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The September jobs report was a stinker.
Job growth was less than expected, the unemployment rate was unchanged, wages disappointed, revisions to August’s report were bad, and the participation rate fell to a new 38-year-low.
And following this news, Chris Rupkey, chief financial economist at MUFG and one of the most bullish strategists on Wall Street, has thrown in the towel on the Fed raising rates in 2015 – and maybe ever – while also tossing out the idea that the US economy can be the engine that powers a faltering world economy.
In an email blast following Friday’s report, Rupkey wrote that “rates will never go up again.”
“The jobs market struck out in September as far as the Fed’s concerned,” Rupkey wrote on Friday. “No rate hike in October now certainly, and 2015 looks increasingly impossible. If the Committee was looking for more improvement this isn’t it.”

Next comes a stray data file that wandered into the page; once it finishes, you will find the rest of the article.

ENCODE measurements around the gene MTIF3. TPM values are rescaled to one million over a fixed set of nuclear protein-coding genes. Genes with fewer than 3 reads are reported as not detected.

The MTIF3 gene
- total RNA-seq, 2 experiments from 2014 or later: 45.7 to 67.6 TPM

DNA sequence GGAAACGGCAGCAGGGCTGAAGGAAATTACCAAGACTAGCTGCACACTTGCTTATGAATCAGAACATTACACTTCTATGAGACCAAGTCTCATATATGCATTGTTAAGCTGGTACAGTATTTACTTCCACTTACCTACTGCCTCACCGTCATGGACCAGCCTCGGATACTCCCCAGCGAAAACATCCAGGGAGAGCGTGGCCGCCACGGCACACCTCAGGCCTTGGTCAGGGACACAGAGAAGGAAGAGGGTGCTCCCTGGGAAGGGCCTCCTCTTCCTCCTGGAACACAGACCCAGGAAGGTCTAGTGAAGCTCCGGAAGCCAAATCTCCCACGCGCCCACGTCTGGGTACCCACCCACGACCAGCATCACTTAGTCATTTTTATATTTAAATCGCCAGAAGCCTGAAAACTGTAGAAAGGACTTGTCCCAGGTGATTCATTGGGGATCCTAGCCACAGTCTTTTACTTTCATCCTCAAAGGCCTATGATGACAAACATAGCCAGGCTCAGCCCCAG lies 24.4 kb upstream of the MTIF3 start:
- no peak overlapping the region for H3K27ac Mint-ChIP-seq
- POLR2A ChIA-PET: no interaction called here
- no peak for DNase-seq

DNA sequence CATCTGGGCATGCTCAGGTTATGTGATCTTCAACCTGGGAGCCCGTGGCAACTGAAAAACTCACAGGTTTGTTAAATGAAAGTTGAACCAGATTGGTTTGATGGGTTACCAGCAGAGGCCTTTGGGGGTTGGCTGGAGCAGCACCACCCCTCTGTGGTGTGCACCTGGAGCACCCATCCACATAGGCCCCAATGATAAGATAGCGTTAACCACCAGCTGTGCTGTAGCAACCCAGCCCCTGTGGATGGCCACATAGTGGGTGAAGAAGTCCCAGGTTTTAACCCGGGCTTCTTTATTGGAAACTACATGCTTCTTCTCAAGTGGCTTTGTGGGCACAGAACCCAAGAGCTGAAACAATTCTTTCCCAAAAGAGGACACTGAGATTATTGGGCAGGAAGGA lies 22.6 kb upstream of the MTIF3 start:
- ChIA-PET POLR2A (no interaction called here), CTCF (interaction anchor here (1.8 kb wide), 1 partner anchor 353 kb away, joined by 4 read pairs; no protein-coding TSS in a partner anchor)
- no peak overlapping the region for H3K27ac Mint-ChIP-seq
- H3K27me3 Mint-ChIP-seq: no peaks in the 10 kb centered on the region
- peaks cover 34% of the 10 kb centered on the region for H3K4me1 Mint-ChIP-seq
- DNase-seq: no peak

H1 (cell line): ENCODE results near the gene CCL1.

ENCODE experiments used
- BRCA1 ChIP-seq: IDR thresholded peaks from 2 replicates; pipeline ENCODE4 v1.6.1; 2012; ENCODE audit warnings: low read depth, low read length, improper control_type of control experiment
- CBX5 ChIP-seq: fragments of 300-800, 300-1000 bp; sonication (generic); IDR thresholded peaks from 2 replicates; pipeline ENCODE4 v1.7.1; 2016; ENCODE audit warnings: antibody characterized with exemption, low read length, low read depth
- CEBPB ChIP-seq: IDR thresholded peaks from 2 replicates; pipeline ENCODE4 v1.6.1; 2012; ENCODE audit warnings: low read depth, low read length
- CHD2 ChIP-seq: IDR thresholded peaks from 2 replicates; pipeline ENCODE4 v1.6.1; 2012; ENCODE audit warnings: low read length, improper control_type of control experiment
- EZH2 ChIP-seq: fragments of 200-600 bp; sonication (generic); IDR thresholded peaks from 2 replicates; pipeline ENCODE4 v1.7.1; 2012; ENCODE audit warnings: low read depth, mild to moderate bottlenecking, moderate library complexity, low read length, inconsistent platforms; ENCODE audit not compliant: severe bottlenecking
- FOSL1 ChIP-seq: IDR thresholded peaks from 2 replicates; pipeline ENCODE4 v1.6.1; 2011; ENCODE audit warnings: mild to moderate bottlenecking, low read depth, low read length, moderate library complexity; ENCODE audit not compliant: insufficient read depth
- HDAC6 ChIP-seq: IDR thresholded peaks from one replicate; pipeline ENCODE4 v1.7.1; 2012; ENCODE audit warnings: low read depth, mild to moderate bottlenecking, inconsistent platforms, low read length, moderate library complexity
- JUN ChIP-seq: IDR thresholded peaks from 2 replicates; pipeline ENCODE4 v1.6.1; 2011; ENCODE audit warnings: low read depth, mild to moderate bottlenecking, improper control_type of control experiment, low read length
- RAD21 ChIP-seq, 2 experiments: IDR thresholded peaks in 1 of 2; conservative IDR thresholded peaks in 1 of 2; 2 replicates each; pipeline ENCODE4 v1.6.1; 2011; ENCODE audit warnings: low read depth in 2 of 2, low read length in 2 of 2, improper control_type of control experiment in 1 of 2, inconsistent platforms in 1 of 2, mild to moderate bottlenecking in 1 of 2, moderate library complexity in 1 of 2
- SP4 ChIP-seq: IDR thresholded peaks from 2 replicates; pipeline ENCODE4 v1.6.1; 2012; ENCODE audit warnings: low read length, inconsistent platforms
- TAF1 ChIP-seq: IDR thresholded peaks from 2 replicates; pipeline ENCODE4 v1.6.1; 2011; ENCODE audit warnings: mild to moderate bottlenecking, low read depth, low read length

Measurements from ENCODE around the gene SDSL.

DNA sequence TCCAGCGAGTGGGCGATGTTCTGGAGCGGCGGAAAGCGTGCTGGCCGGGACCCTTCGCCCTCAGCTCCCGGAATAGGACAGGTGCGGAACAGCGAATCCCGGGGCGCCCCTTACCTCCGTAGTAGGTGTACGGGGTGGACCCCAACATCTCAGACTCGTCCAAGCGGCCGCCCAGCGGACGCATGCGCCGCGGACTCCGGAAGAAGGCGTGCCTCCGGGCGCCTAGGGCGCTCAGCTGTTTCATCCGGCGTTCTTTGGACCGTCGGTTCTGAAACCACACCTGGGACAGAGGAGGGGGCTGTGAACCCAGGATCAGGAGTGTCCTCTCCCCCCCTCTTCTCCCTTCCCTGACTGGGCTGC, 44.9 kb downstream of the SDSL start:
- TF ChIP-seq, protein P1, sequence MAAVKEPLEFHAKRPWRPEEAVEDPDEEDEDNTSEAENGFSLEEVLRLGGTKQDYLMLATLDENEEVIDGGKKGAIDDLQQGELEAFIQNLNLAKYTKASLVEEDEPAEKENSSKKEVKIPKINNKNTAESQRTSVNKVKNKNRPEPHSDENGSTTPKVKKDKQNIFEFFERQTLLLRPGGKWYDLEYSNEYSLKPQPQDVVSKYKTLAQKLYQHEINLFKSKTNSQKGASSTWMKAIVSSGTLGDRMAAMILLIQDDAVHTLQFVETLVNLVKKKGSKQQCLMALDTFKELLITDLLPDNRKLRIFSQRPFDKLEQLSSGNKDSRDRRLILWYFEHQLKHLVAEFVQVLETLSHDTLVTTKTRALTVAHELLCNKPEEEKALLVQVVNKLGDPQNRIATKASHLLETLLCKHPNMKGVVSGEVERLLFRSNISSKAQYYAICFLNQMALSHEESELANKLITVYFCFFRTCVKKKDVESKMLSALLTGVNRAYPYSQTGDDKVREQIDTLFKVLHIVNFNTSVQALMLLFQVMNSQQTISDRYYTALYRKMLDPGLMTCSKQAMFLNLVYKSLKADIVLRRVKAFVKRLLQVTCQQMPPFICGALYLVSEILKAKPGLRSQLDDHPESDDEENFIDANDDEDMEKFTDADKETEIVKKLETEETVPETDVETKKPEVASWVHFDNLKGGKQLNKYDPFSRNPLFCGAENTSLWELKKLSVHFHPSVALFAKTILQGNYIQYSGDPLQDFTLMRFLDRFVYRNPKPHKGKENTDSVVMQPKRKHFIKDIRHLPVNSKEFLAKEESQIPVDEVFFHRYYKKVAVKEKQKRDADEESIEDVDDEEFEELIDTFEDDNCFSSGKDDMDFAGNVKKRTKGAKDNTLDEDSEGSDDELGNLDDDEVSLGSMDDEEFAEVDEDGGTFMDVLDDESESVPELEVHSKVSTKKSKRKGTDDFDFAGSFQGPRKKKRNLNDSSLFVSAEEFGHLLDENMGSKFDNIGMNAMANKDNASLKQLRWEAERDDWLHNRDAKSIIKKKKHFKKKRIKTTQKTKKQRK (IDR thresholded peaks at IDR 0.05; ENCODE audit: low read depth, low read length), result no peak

“We are reassessing our Fed call for December at the moment. The idea the U.S. economy could power forward while the rest of the world is stalling out, that idea can be put in the garage bin. The biggest engine for world growth looks to be sputtering here, and interest rates are unlikely to be the first in the world to come off of the zero bound.”
And so not only was the jobs report a disappointment, but enough for Rupkey to sound the alarm on the overall health of the US economy.
The latest jobs number, however, looks, in the eyes of at least some strategists, to be putting this idea – that the US consumer can power not just the US economy but a faltering global economy – in doubt.
As for the Fed, this report seems likely to keep them on hold through year-end.
Following Friday’s report, the futures market was implying a roughly 52% chance of the Fed raising rates in March 2016.